I’m afraid of [accidental] plagiarism?

Asked by: Edward Feliciano

What if I unintentionally plagiarize?

Even if you aren’t breaking the law, plagiarism can seriously impact your academic career. While the exact consequences of plagiarism vary by institution and severity, common consequences include: a lower grade, automatically failing a course, academic suspension or probation, or even expulsion.

Is it common to accidentally plagiarize?

Plagiarism is using someone else’s work as one’s own and not giving due credit to the original author. Out of the most common types of plagiarism, unintentional plagiarism is the most widespread.

Is Accidental plagiarism serious?

(See the Note-Taking section on the Avoiding Plagiarism page.) Lack of intent does not absolve the student of responsibility for plagiarism. Cases of accidental plagiarism are taken as seriously as any other plagiarism and are subject to the same range of consequences as other types of plagiarism.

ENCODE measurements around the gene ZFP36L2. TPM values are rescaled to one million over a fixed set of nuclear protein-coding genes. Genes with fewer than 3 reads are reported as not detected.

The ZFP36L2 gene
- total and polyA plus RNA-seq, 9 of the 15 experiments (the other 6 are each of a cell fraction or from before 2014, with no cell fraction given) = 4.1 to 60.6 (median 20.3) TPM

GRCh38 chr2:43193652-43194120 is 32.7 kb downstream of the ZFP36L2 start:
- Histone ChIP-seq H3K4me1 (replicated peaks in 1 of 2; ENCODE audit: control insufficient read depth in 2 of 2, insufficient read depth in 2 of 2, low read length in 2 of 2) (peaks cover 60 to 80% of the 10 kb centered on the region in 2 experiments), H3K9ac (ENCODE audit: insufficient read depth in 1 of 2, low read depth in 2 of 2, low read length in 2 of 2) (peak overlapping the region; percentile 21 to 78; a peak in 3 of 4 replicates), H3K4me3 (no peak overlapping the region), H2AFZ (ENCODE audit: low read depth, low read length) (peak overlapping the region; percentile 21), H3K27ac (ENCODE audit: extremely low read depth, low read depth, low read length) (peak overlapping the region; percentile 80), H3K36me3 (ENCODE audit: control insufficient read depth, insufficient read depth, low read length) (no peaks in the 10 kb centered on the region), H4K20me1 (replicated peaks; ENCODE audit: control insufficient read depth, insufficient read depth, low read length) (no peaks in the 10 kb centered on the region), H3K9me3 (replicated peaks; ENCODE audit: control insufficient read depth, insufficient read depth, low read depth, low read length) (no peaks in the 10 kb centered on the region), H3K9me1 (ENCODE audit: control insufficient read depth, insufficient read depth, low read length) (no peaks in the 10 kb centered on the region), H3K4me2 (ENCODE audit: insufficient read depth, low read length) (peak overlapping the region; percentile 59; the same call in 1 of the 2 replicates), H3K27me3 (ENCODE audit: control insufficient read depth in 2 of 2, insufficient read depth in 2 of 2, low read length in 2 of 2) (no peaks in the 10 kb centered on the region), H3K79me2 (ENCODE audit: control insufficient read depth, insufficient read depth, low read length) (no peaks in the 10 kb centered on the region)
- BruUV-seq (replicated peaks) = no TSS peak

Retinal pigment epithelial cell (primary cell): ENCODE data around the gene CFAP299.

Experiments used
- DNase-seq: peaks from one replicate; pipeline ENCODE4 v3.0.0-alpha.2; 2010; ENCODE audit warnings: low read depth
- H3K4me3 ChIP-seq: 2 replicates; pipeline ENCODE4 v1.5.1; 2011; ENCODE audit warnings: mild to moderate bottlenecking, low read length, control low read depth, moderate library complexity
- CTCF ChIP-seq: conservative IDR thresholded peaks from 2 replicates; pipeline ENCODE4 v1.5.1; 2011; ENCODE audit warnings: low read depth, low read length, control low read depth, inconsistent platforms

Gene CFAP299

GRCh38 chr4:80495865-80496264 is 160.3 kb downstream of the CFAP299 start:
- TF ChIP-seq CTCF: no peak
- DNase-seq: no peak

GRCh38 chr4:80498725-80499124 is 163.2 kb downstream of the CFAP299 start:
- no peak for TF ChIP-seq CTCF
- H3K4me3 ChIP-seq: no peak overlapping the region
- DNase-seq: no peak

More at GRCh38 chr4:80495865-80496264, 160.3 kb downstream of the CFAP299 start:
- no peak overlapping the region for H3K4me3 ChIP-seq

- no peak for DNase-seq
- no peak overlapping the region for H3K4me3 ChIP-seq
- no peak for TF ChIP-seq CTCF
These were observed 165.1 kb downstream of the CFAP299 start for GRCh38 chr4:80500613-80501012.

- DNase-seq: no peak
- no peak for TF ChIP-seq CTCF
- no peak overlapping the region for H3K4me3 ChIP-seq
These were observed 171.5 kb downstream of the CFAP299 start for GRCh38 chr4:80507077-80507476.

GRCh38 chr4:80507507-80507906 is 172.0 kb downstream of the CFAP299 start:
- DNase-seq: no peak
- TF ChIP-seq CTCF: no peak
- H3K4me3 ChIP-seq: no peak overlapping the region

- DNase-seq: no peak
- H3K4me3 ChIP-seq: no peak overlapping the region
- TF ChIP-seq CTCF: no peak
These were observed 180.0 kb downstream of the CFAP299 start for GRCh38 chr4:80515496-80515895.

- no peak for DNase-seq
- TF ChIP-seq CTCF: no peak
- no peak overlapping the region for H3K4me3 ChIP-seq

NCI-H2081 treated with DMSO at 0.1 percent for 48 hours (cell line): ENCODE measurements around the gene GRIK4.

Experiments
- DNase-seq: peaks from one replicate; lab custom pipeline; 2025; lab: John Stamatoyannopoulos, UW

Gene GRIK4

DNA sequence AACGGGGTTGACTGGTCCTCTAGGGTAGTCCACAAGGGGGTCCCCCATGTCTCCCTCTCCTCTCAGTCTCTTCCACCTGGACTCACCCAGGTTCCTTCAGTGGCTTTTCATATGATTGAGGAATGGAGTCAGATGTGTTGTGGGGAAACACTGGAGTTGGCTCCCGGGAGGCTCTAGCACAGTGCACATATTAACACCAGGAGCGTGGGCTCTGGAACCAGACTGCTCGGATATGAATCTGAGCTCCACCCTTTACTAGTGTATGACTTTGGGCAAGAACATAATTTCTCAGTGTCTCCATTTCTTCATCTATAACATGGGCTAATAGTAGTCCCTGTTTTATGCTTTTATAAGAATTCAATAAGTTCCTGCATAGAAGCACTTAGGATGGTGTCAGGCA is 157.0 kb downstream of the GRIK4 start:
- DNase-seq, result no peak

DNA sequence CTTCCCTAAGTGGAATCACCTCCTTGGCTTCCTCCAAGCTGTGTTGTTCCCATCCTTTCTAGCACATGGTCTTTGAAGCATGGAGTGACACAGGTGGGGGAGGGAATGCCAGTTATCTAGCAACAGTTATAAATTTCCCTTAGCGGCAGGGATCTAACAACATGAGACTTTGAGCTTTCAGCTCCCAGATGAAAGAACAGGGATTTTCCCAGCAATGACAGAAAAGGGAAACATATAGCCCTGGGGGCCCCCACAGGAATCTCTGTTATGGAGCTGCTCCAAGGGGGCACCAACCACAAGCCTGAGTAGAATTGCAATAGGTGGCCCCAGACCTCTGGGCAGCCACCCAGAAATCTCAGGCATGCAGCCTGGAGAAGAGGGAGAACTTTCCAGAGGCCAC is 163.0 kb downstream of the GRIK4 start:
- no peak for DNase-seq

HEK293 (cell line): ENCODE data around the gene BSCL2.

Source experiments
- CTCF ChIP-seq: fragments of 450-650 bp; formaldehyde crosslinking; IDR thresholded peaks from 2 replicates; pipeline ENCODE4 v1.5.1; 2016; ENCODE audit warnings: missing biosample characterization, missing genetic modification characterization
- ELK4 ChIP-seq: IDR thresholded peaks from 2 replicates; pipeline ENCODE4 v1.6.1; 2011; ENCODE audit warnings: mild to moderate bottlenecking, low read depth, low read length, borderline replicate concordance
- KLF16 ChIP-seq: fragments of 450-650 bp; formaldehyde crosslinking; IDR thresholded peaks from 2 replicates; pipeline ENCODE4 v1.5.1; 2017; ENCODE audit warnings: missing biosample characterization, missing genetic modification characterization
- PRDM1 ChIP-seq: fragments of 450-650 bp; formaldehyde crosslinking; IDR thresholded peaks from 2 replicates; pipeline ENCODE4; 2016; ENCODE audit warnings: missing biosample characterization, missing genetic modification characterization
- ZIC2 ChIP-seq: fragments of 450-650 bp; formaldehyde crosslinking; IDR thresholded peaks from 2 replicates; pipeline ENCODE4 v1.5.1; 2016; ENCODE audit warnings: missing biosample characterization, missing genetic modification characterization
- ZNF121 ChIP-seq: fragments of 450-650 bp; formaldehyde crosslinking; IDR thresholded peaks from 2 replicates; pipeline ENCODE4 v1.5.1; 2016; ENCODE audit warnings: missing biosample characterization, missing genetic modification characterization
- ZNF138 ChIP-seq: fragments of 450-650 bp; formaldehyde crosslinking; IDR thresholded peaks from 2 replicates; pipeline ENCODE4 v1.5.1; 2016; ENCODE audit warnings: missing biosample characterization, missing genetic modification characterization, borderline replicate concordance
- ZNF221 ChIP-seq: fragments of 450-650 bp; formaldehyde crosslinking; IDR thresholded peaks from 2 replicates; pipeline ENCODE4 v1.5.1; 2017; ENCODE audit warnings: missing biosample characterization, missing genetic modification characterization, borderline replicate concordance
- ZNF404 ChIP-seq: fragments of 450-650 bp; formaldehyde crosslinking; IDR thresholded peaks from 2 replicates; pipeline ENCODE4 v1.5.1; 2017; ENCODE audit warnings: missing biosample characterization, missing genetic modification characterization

How do I make sure I don’t accidentally plagiarize?

You can avoid plagiarism by:

  1. Keeping track of the sources you consult in your research.
  2. Paraphrasing or quoting from your sources (and adding your own ideas)
  3. Crediting the original author in an in-text citation and in your reference list.
  4. Using a plagiarism checker before you submit.

How do I convince my teacher I don’t plagiarize?

Provide your teacher with the outlines, notes or drafts, which were made for this particular paper as the proofs that you have made efforts to write the paper on your own. Provide the evidence that highlights your knowledge or skills (for example, previous essays) to prove that you didn’t plagiarize in the past.

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